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Harvey Weinstein's 2020 sex crimes conviction in New York overturned

Former film producer Harvey Weinstein ,appearing in a Los Angeles courtroom in Oct. 2022.
Etienne Laurent
Getty Images
Former film producer Harvey Weinstein ,appearing in a Los Angeles courtroom in Oct. 2022.

Editor's note: This report includes descriptions of sexual assault.

On Thursday morning, the highest court in New York state overturned the 2020 felony sex crime conviction of former movie mogul Harvey Weinstein, and ordered a new trial. Weinstein has been serving a 23-year sentence in New York on the basis of that conviction. The Manhattan district attorney's office told NPR it intends to retry the case.

The New York State Court of Appeals found in a 4-3 decision that Weinstein had not received a fair trial, in part because the trial judge allowed testimony from women whose allegations were not part of that case. (In all, more than 100 women made public allegations against Weinstein.)

On behalf of the appeals court majority, Judge Jenny Rivera wrote in part in the ruling: "We conclude that the trial court erroneously admitted testimony of uncharged, alleged prior sexual acts against persons other than the complainants of the underlying crimes because that testimony served no material non-propensity purpose... The only evidence against defendent [Weinstein] was the complainants' testimony, and the result of the court's rulings ... was to bolster their credibility and diminish defendant's character before the jury."

Those women testified in court as "Molineux witnesses" or "prior bad act witnesses" — which has been allowed in New York in certain situations going back to 1900. Critics and legal experts say that application of the "Molineux Rule" can be highly subjective, and leaves verdicts more open to challenges.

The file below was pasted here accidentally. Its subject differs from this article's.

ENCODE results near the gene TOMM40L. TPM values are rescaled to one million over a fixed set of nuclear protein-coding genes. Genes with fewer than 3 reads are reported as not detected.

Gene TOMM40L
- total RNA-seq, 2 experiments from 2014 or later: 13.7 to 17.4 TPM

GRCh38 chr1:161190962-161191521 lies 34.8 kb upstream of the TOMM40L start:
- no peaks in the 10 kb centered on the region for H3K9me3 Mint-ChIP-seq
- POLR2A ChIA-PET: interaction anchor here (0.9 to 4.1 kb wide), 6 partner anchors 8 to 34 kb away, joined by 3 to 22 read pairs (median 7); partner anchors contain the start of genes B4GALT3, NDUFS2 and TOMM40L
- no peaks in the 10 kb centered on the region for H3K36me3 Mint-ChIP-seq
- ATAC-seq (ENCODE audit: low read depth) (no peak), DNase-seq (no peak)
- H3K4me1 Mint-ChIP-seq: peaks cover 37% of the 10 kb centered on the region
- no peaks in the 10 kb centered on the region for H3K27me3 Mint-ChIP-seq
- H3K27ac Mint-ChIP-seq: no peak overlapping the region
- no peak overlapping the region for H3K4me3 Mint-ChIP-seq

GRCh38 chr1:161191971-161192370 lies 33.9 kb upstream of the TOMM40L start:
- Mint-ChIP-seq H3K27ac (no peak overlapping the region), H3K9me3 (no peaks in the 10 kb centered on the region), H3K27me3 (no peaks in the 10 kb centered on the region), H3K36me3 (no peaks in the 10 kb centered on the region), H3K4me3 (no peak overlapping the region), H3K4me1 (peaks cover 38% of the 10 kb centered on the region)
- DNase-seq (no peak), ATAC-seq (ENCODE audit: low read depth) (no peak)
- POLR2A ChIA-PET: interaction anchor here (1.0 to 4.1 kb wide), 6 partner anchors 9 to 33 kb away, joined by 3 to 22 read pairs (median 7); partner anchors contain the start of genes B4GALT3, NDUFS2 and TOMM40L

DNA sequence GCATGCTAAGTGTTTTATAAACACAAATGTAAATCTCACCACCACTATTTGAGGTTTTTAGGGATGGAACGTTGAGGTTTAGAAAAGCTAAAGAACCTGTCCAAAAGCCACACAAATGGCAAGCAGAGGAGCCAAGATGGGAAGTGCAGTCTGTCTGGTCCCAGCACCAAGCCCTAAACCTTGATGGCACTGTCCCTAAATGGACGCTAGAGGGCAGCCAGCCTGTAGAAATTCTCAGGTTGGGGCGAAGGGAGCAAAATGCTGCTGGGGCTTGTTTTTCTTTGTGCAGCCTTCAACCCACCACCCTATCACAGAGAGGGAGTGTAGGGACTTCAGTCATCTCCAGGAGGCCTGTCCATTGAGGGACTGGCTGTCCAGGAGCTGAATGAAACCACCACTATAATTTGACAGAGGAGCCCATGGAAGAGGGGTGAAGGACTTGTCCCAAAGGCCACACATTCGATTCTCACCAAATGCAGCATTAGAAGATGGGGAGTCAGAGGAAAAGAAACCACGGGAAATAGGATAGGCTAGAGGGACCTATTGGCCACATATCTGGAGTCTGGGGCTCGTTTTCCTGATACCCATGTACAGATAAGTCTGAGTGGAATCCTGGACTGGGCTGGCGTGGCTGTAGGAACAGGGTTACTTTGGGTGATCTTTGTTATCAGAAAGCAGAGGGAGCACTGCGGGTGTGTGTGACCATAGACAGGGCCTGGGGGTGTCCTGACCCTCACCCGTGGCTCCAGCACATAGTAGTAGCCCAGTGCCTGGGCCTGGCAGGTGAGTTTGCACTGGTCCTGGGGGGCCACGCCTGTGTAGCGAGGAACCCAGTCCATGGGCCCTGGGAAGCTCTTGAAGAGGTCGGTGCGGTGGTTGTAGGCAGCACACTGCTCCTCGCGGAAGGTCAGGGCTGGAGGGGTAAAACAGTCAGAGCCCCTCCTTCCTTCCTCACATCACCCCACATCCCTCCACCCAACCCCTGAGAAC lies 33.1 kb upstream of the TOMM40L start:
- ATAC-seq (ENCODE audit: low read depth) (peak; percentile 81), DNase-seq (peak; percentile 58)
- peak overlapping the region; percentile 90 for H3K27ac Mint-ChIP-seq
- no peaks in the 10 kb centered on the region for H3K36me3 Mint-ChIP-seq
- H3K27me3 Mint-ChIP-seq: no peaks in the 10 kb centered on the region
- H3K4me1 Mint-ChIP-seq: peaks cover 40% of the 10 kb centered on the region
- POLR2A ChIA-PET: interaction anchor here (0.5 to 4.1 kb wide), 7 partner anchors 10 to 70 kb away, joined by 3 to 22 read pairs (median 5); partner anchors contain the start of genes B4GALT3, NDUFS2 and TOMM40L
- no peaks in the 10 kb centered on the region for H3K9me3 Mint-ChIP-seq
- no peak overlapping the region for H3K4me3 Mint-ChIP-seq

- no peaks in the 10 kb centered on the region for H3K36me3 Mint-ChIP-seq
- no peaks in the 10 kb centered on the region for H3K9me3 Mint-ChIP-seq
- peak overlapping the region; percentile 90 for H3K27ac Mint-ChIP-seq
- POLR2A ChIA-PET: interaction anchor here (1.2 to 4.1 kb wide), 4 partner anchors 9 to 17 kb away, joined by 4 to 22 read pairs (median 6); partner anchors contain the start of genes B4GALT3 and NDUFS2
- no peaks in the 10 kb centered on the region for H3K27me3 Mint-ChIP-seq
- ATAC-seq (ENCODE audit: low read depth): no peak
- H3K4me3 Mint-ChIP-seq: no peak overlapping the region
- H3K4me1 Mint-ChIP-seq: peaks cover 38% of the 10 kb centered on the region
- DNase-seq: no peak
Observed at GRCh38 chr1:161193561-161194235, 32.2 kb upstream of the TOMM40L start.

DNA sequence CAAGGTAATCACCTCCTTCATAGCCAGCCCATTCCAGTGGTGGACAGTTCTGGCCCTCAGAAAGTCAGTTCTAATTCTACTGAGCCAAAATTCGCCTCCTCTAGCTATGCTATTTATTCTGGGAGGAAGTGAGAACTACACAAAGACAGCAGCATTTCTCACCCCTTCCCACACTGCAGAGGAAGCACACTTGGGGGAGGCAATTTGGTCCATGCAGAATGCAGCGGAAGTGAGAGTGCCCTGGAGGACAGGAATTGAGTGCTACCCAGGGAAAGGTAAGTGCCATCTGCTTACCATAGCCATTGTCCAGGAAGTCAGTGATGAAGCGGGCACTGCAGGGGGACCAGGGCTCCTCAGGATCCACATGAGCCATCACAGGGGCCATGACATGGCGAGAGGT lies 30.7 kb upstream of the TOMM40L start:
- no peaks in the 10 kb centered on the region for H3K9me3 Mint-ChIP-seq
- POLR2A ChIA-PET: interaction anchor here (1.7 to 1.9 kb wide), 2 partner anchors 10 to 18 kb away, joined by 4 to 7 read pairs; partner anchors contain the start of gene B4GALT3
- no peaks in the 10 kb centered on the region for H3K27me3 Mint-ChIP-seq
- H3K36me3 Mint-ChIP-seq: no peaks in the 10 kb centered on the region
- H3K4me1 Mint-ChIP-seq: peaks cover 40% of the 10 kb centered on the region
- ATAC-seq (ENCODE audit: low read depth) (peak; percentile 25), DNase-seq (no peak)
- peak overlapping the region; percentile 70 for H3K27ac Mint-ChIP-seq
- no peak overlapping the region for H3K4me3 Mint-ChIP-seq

In a written statement to NPR Thursday, attorney Douglas Wigdor, who has represented eight alleged Harvey Weinstein victims, including two of the Molineux witnesses in the New York criminal trial, said: "Today's decision is a major step back in holding those accountable for acts of sexual violence. Courts routinely admit evidence of other uncharged acts where they assist juries in understanding issues concerning the intent, modus operandi or scheme of the defendant. The jury was instructed on the relevance of this testimony and overturning the verdict is tragic in that it will require the victims to endure yet another trial."

It will now be up to the Manhattan district attorney, Alvin Bragg Jr., to launch a new trial against Weinstein. Bragg is currently involved in another very high-profile case: the New York trial of former president Donald Trump, who has been charged with 34 felony counts of falsifying business records in the first degree. A spokesperson for the DA's office told NPR Thursday in a written statement: "We will do everything in our power to retry this case, and remain steadfast in our commitment to survivors of sexual assault."

Despite the New York court's decision, another conviction against Weinstein stands for now. In Feb. 2023, a judge in Los Angeles sentenced Weinstein to a 16-year prison term on a separate conviction of rape and sexual assault. That sentence is to be served consecutively after the New York prison term. As of Thursday morning, Weinstein was being held in upstate New York, at the Mohawk Correctional Facility.

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Anastasia Tsioulcas is a reporter on NPR's Arts desk. She is intensely interested in the arts at the intersection of culture, politics, economics and identity, and primarily reports on music. Recently, she has extensively covered gender issues and #MeToo in the music industry, including backstage tumult and alleged secret deals in the wake of sexual misconduct allegations against megastar singer Plácido Domingo; gender inequity issues at the Grammy Awards and the myriad accusations of sexual misconduct against singer R. Kelly.
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